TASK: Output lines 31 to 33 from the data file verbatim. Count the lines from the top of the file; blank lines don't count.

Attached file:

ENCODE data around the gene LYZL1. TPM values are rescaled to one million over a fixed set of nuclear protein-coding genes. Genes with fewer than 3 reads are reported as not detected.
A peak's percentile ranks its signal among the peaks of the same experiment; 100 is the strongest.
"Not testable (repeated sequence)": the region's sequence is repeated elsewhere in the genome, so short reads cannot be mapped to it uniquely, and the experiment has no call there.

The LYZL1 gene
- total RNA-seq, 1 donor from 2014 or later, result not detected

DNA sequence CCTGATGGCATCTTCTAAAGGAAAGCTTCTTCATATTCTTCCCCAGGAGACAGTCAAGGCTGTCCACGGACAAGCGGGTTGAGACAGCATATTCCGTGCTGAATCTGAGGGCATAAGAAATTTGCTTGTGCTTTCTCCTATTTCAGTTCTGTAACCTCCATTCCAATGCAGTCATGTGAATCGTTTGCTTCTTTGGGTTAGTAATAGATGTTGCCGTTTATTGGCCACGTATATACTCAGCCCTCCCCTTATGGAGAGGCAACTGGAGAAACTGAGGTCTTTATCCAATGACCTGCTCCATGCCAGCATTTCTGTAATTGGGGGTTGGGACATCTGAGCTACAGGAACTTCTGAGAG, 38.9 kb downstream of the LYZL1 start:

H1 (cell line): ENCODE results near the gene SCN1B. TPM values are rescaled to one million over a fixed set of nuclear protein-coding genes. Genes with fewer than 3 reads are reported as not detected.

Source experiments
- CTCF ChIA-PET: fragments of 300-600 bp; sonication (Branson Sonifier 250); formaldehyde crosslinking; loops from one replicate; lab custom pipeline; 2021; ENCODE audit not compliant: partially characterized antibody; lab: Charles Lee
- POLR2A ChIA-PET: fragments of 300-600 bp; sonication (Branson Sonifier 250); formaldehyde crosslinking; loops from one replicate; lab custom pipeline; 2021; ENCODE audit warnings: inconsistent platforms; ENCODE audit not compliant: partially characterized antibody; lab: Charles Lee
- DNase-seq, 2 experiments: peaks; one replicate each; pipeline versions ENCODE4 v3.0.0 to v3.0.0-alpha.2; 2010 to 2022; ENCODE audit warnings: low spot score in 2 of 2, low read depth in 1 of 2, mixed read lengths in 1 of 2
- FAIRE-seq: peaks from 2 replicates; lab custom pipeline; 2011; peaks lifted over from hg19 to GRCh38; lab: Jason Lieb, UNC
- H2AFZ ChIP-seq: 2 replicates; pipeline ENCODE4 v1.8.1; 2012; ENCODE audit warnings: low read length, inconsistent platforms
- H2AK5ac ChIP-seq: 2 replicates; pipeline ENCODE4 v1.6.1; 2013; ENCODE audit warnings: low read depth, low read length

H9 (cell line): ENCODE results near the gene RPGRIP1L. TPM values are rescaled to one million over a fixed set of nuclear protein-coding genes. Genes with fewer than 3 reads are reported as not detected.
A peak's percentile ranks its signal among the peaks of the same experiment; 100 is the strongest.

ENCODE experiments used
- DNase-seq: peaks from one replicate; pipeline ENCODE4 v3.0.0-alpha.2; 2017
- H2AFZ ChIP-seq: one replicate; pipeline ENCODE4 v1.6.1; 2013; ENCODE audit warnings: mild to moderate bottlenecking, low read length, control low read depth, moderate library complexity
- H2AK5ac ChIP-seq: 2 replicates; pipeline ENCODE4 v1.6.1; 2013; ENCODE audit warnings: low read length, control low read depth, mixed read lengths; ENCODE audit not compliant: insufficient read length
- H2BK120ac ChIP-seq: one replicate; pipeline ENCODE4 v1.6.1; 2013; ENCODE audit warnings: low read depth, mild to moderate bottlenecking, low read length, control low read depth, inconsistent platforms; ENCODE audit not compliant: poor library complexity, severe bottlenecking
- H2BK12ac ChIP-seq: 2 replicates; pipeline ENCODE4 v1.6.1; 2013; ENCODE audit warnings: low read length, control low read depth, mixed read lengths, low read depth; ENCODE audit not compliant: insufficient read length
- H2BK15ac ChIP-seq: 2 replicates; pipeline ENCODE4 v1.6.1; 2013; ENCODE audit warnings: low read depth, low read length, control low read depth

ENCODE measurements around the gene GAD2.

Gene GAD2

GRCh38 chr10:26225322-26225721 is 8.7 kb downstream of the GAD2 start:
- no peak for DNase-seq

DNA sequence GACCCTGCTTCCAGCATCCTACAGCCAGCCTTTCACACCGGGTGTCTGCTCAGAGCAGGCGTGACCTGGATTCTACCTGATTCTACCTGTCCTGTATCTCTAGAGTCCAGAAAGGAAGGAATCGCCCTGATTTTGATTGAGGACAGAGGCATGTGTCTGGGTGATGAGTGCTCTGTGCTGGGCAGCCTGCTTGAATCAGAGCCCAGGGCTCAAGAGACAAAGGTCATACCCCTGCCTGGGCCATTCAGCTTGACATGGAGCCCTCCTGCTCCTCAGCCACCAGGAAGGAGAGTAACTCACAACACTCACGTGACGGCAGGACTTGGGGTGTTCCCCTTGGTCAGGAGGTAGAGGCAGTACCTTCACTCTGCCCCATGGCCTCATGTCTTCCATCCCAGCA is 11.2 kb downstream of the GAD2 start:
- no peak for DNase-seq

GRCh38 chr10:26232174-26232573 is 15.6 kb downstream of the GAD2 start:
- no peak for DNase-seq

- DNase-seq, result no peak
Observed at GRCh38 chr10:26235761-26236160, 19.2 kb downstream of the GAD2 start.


- no peak for DNase-seq

- DNase-seq, result no peak
Observed at GRCh38 chr10:26235761-26236160, 19.2 kb downstream of the GAD2 start.